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“Leaving New York? Fuggedaboutit” may soon become an ancient proverb. In recent years, New York City has witnessed a significant population decline, which can be attributed to the fact that more and more New Yorkers are heading elsewhere. According to Bloomberg, around 277 people leave New York every day. And since the start of the Coronavirus pandemic, many more people have left the city and it’s unclear when they are returning. In the last few weeks, many have paid attention to how New York has seen an exodus of residents leaving the city for their hometowns (or to sunnier places) during this trying time.

Interestingly enough, Bloomberg points out that many residents leaving NYC are Americans heading elsewhere. But, New York still remains a popular destination for internationals. As Bloomberg suggests the population decline is offset by the migration of international citizens moving into NYC. Bloomberg writes, “While New York is experiencing the biggest net exodus, the blow is being softened by international migrant inflows. From July 2017 to July 2018, a net of close to 200,000 New Yorkers sought a new life outside the Big Apple while the area welcomed almost 100,000 net international migrants.”

So where exactly do New Yorkers go when they leave? 

Are New Yorkers fleeing for other cities across the country or are they headed to more suburban/rural locales? Though not all of this information is available, there are certain indicators of where New Yorkers are heading. According to 2018 Census Data, the three cities that saw the greatest population decline were New York City, Los Angeles and Chicago (in that order). These three cities are typically seen as the largest and most vibrant cities in the U.S.A. But perhaps that may not be the case for much longer.

In the same time period, the three big cities that saw the greatest population growth were Phoenix, Dallas and Tampa, in that order. Other cities that are becoming more popular throughout the U.S are Austin, Orlando, Las Vegas, Denver, Atlanta, Miami, Houston and Philadelphia. All of these cities are having a renaissance of tech and youth culture.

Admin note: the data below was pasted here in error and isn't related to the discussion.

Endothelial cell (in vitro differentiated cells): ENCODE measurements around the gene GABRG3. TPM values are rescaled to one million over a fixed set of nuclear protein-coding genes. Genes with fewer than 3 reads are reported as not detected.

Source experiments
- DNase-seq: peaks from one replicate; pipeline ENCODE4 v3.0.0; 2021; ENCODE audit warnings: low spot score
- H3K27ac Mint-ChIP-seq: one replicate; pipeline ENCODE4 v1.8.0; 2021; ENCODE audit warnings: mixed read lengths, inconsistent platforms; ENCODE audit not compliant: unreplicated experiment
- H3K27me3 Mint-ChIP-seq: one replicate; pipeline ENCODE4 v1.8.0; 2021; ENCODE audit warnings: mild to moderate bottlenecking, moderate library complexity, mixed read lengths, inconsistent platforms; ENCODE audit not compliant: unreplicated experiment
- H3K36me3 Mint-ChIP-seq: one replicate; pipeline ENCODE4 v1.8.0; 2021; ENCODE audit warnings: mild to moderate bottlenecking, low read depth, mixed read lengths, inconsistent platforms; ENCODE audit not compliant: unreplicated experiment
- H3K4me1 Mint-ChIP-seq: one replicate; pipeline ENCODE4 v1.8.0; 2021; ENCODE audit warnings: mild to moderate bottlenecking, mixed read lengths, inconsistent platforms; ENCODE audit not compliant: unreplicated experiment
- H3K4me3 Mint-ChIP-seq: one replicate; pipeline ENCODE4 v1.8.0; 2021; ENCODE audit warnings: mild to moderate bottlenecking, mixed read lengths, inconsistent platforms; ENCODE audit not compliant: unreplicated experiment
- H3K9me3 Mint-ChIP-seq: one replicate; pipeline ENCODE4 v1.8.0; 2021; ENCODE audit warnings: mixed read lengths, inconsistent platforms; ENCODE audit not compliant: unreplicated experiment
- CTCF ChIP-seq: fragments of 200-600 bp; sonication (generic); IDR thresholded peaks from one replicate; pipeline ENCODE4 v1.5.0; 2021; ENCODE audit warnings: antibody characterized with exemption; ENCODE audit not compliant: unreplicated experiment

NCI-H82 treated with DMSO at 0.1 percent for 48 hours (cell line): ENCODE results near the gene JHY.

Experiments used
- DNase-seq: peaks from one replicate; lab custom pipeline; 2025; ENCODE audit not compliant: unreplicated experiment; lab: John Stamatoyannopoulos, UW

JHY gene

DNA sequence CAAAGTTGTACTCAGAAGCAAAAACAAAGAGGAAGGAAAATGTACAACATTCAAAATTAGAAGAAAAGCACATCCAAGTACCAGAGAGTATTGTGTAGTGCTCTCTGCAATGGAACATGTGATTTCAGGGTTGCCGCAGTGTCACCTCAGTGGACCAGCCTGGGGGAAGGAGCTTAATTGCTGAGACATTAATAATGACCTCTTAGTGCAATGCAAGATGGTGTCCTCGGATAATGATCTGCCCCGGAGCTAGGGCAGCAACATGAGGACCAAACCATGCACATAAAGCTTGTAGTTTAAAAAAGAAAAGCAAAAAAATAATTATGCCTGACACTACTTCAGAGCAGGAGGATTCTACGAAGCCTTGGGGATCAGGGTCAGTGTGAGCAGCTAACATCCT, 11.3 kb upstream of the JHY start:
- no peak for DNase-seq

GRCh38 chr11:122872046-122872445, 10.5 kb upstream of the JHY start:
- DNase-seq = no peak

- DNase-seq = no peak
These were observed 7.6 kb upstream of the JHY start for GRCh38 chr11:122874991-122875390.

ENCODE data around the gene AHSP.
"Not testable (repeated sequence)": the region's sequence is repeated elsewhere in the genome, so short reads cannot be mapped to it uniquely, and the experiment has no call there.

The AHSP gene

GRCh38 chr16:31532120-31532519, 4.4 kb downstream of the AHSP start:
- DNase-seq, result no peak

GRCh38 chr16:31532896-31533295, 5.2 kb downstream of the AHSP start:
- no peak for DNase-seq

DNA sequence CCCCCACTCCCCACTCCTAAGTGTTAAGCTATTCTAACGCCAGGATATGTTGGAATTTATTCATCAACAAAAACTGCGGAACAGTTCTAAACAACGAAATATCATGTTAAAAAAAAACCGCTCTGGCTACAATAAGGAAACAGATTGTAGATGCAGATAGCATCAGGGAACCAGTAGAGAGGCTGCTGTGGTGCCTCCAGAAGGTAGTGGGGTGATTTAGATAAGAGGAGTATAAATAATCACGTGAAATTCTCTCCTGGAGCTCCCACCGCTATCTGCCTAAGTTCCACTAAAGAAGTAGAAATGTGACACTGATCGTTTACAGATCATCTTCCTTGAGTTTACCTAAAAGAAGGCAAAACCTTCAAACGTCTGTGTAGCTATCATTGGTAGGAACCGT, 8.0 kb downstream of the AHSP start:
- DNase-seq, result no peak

The 5 boroughs of NYC (Manhattan, Brooklyn, Bronx, Queens and Staten Island) offer different styles of life, which means that those who love living in the NYC metro area may also love other cities across the U.S. For instance, parts of Miami resemble parts of Manhattan, while parts of Philadelphia resemble parts of Brooklyn.

Why are New Yorkers leaving?

It’s probably a tough question to answer, but we believe that with growing rental prices, and the availability of other blossoming cities throughout the country NYC may not be the top destination anymore.The cost of living in NYC is the highest in the country, while San Francisco holds second place. Meanwhile, the cost of living in Phoenix, Dallas, Austin and Tampa are significantly lower than NYC. In a city like Austin, your cost of living will be 35% less than in NYC and real estate is also far cheaper. But saving money doesn’t always mean you have to sacrifice city life and convenience. A city like Austin also offers a great food, bar and entertainment scene (similar to NYC). Moreover, some corporations have started moving their headquarters to other parts of the country where there are cheaper tax rates, which means that there may be an influx of available and well-paying jobs in other parts of the country. Lots of tech companies have started building offices in Austin (for example!).